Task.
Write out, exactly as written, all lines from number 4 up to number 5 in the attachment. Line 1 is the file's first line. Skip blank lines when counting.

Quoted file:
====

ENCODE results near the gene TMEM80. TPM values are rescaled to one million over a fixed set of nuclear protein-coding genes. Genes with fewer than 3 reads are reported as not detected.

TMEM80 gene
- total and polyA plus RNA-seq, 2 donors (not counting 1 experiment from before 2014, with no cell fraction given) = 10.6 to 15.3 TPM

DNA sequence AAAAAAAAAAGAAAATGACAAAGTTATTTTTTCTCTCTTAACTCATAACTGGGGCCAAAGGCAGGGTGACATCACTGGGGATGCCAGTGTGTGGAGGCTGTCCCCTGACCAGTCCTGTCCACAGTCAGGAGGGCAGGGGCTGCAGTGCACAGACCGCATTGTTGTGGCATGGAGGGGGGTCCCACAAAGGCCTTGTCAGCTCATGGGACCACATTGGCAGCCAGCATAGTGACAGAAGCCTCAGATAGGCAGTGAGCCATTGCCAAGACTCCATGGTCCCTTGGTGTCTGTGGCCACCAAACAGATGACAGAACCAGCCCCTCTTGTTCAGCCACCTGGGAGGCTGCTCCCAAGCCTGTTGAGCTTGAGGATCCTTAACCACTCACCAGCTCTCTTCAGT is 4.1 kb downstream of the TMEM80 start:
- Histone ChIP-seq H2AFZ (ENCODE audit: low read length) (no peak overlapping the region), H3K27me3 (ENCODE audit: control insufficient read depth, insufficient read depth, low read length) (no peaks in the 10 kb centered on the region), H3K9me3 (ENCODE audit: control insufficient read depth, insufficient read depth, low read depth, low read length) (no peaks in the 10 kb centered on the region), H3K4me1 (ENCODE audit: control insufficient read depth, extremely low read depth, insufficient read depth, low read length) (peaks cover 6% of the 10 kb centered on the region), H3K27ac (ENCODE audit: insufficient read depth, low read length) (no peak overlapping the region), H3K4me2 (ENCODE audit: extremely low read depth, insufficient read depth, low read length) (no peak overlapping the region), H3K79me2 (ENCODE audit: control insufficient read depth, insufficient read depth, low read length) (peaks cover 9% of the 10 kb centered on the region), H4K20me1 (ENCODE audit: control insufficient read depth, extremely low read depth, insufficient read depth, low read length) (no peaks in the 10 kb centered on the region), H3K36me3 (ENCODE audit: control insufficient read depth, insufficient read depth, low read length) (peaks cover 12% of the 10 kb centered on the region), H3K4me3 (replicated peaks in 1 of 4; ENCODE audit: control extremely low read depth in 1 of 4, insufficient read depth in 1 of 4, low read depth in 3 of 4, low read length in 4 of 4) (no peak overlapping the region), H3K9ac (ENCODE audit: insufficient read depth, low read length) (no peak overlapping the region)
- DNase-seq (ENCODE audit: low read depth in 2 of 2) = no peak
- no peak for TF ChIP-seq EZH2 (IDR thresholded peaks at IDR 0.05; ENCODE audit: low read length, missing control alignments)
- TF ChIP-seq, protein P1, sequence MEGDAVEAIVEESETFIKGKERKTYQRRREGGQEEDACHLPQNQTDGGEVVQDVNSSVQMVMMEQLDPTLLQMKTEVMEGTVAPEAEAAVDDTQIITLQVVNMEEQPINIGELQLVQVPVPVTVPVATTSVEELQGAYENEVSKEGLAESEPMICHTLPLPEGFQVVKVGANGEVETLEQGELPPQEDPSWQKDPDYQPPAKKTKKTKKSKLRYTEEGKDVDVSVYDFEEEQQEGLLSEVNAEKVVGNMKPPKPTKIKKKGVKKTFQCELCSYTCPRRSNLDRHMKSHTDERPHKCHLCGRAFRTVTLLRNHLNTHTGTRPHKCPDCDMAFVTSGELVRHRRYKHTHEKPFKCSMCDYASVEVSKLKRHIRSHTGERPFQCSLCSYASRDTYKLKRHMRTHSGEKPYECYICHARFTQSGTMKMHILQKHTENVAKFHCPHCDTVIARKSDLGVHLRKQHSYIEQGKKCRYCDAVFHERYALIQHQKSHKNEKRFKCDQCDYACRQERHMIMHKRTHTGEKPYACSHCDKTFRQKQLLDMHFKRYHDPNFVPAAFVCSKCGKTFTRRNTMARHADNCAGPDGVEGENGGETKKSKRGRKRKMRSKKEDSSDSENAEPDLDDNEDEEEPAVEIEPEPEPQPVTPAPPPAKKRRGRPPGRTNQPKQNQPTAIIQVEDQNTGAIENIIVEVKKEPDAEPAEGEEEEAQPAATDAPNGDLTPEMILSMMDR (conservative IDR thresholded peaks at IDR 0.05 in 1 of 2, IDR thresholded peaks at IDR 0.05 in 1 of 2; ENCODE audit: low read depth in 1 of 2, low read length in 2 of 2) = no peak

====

DNA sequence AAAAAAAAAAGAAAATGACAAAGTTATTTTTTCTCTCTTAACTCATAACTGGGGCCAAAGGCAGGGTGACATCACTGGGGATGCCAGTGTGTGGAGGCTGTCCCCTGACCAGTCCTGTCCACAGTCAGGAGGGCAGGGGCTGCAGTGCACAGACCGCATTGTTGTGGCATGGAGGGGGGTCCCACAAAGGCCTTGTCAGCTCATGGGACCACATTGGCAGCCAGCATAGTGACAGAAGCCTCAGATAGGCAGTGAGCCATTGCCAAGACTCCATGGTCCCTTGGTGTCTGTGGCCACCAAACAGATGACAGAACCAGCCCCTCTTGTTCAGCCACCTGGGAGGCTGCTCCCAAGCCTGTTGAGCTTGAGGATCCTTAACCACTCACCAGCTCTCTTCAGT is 4.1 kb downstream of the TMEM80 start:
- Histone ChIP-seq H2AFZ (ENCODE audit: low read length) (no peak overlapping the region), H3K27me3 (ENCODE audit: control insufficient read depth, insufficient read depth, low read length) (no peaks in the 10 kb centered on the region), H3K9me3 (ENCODE audit: control insufficient read depth, insufficient read depth, low read depth, low read length) (no peaks in the 10 kb centered on the region), H3K4me1 (ENCODE audit: control insufficient read depth, extremely low read depth, insufficient read depth, low read length) (peaks cover 6% of the 10 kb centered on the region), H3K27ac (ENCODE audit: insufficient read depth, low read length) (no peak overlapping the region), H3K4me2 (ENCODE audit: extremely low read depth, insufficient read depth, low read length) (no peak overlapping the region), H3K79me2 (ENCODE audit: control insufficient read depth, insufficient read depth, low read length) (peaks cover 9% of the 10 kb centered on the region), H4K20me1 (ENCODE audit: control insufficient read depth, extremely low read depth, insufficient read depth, low read length) (no peaks in the 10 kb centered on the region), H3K36me3 (ENCODE audit: control insufficient read depth, insufficient read depth, low read length) (peaks cover 12% of the 10 kb centered on the region), H3K4me3 (replicated peaks in 1 of 4; ENCODE audit: control extremely low read depth in 1 of 4, insufficient read depth in 1 of 4, low read depth in 3 of 4, low read length in 4 of 4) (no peak overlapping the region), H3K9ac (ENCODE audit: insufficient read depth, low read length) (no peak overlapping the region)